92 Days Until The Ashes…
There are so many cricketers out there who haven’t realised their full potential on the world stage despite having more talent in their little finger than most have in our entire bodies. This can happen for a number of reasons, be it illness, injury, selection troubles, personality clashes or all of the above. Either way, I like to call them my “Shoulda Woulda Coulda cricketers”. Sadly the England pace bowler Simon Jones, through no fault of his own, belongs to this group. And who can forget how good he was in the 2005 Ashes series?
Let’s start at the beginning…
The Start of Simon Jones’ International Career – Ashes 2002/3
When Simon Jones made the journey down under in 2002/3 he was billed as the next big thing in a bowling lineup that lacked true superstars. In his first test in Brisbane he bowled only 7 overs and dismissed Justin Langer with his ninth delivery. Then what can only be described as a horrific injury followed in which Jones slid to field a ball only to twist his knee in the turf and rupture his cruciate ligaments in his knee. It wasn’t until 2004 he would feature in an England shirt once more.
The Defining Moment – Ashes 2005
It is easily argued that the difference between the two sides in the 2005 Ashes series was the mastery of reverse swing by the England camp. And the two chief architects were Andrew Flintoff and Simon Jones. Just how much of an impressive feat some of the bowling was is epitomised in Simon Jone’s dismissal of Michael Clarke at Old Trafford. The angle of the ball looked for all the money in the world to be angling further and further towards the slips only for the ball to reverse swing inwards viciously to take the off peg out the ground. Simon Jones would go on to record match figures of 7-110.
Simon Jones went on to claim 18 wickets at an average of 21 in the four tests before being ruled out of the fifth through [surprise,surprise] injury. Despite much of the plaudits for England’s sensational 2-1 victory in 2005 – incidentally this writer’s favourite ever series of cricket – going the way of the man of the series Andrew Flintoff, it shouldn’t be forgotten the pivotal role Simon Jones played in the series. He bowled with aggression, control and on so many occasions was the vital partnership breaker.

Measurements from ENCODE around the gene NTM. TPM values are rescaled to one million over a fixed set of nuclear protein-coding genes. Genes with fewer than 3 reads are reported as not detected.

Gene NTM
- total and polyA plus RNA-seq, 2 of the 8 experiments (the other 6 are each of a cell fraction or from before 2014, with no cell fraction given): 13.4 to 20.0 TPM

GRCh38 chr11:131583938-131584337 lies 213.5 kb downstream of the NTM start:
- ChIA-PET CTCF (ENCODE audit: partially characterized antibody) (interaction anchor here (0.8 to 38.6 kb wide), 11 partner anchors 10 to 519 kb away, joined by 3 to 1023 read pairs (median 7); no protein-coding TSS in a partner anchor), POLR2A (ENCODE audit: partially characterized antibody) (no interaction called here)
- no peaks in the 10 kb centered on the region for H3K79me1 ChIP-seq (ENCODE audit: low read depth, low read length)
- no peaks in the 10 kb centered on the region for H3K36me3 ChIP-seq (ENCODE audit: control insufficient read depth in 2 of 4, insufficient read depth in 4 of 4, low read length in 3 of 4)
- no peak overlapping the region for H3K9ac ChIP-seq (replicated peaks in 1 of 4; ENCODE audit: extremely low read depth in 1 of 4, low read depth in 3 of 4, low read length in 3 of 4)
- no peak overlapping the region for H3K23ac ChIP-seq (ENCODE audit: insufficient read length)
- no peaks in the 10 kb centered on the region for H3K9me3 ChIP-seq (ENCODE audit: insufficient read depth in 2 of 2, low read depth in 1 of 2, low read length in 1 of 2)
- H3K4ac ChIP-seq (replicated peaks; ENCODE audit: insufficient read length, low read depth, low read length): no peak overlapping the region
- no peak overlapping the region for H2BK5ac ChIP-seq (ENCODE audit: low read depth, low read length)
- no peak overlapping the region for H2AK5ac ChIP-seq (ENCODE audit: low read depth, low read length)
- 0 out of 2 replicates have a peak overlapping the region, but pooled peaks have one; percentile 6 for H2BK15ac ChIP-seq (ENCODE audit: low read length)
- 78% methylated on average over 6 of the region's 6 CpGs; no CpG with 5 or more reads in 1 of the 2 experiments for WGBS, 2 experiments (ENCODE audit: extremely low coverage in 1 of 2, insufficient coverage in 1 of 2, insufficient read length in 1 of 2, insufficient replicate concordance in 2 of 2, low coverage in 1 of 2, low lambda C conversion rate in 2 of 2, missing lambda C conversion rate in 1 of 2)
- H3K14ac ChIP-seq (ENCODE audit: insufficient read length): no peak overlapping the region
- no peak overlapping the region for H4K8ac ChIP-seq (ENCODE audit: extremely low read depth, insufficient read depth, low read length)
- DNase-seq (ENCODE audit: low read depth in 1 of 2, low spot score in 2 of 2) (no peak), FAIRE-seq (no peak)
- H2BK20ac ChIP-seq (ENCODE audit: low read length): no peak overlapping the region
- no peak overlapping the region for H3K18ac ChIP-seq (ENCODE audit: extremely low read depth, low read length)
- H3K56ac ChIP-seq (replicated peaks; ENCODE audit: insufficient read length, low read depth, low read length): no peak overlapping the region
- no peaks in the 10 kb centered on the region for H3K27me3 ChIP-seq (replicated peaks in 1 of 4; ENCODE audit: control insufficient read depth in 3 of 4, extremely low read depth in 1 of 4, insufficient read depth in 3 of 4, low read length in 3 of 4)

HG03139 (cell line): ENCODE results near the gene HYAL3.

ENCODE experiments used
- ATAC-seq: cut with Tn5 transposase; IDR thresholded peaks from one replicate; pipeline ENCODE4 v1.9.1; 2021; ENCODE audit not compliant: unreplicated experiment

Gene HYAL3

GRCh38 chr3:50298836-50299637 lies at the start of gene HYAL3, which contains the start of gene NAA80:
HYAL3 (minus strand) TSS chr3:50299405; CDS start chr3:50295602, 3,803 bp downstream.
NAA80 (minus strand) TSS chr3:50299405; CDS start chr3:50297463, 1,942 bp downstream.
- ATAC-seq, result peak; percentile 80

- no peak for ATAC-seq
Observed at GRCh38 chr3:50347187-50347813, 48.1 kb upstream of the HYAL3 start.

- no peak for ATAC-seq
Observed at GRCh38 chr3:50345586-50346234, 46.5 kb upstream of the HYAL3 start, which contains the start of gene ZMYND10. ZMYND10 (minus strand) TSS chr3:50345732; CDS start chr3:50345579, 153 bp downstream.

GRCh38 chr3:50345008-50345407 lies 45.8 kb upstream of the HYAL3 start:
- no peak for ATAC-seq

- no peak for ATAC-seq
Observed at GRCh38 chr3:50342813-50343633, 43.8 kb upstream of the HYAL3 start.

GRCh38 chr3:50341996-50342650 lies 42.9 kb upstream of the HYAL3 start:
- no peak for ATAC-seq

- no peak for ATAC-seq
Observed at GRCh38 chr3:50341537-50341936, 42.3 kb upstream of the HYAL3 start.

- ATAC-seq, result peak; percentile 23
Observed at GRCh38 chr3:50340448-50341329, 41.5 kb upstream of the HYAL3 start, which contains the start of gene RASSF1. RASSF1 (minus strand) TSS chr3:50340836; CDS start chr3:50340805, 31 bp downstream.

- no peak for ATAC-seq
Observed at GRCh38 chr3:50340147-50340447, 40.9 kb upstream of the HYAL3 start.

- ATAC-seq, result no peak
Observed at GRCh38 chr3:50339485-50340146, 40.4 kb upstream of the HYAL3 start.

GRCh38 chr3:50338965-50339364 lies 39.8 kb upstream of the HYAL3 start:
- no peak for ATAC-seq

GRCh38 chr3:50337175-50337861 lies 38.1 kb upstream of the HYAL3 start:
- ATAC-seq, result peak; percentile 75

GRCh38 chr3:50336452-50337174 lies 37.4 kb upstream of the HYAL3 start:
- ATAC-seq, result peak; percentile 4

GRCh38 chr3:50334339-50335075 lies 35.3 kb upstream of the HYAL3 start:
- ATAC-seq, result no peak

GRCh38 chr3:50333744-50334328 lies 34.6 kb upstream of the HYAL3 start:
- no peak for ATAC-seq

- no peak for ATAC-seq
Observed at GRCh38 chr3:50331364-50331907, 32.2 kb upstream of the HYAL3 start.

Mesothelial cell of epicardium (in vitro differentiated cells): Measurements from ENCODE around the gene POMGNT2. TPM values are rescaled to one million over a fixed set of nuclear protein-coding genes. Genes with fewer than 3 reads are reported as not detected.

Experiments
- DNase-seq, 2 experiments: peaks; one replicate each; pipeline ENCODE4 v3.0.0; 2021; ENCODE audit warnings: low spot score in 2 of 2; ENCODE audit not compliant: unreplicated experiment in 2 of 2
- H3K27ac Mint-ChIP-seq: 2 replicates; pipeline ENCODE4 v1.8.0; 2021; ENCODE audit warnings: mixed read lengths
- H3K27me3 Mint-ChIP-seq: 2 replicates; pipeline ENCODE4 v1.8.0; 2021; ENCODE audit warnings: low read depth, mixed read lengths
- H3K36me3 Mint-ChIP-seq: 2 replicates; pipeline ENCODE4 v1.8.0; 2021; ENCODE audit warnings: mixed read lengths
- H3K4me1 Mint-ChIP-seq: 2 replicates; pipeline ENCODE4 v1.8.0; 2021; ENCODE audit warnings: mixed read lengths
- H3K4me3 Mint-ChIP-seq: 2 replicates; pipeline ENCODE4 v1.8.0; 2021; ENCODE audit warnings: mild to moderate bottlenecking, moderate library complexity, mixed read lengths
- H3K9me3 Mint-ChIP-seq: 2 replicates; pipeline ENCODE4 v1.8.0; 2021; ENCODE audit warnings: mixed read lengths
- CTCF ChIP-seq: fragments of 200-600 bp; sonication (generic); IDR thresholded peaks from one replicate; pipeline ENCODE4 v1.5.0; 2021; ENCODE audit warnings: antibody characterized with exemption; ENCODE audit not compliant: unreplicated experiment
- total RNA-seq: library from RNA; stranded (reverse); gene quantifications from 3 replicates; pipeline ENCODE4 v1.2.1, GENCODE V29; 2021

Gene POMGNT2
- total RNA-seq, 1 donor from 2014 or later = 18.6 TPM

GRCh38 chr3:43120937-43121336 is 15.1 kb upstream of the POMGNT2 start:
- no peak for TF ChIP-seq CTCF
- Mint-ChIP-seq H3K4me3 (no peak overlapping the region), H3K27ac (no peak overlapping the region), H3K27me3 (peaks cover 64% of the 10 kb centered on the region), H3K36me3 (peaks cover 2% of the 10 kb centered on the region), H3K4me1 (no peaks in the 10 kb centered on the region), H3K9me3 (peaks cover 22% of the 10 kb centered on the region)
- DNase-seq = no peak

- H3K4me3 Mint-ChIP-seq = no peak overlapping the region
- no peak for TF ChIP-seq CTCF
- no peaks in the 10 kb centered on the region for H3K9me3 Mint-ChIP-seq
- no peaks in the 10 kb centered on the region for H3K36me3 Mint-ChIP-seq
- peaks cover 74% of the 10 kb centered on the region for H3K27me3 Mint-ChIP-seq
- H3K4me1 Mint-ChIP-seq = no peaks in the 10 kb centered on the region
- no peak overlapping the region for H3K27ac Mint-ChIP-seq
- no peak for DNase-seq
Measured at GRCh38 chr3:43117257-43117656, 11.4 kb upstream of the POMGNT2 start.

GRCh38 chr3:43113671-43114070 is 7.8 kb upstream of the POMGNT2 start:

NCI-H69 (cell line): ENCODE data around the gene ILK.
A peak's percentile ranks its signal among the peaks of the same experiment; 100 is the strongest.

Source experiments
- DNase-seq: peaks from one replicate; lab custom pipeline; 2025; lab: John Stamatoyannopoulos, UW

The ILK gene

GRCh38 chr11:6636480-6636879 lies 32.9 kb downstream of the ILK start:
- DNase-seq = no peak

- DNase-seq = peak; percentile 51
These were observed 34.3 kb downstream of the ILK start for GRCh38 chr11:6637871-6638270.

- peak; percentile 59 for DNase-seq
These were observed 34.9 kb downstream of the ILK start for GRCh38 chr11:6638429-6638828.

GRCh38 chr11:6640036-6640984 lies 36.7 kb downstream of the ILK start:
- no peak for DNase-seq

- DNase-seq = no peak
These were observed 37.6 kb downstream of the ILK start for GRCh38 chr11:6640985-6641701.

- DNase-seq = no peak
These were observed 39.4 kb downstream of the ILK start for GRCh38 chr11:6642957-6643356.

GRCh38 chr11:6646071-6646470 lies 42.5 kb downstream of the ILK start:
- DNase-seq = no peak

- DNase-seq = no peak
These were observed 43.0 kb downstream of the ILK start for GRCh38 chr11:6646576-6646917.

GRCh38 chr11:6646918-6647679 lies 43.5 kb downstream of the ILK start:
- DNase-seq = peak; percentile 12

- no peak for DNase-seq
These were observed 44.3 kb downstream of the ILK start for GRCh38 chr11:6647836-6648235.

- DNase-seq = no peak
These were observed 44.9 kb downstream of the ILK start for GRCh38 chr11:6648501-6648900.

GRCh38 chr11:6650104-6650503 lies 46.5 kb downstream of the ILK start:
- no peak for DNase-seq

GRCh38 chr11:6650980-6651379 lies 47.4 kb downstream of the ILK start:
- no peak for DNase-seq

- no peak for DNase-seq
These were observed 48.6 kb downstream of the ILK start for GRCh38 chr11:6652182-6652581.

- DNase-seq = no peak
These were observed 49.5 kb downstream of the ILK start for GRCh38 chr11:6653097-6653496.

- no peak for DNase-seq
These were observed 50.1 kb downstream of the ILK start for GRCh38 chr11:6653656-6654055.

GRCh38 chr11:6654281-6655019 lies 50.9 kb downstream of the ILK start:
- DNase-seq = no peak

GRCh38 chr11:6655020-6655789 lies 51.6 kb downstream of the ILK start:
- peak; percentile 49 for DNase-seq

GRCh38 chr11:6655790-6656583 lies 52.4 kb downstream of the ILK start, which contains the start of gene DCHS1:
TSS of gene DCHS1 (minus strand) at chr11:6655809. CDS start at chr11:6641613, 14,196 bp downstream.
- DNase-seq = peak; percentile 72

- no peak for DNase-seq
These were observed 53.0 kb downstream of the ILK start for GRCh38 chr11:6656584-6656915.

During what would become to be known his defining moment Simon Jones was a handful for any batsmen in world cricket. A skiddy action at pace thanks to an explosion into the delivery stride left batsmen extremely fearful. All these attributes considered, it’s hardly surprising that in 2006 he was named the Wisden Cricketer of the Year.
Sadly Jone’s time at the top of world cricket would be short-lived…
Subsequent Injuries Ensure Jones is a Shoulda Woulda Coulda
Since the jubilant summer of 2005 Simon Jones has injured his ankle, knee and neck and has required multiple bouts of surgery. He’s had brief comebacks where he’s demonstrated just how good he still is – he claimed career best figures of 5 for 32 from 10 overs for Worcestershire against Hampshire at 90mph+ in 2008. He now plies his trade with Hampshire but hasn’t played a great deal of cricket of late.
I personally would absolutely love to see Simon Jones get a full season of county cricket under his belt next time around. I just wish he was lining up in an England shirt come November 25th bowling like he did in 2005!
Where Next? Choose from the Latest Cricket Stories…
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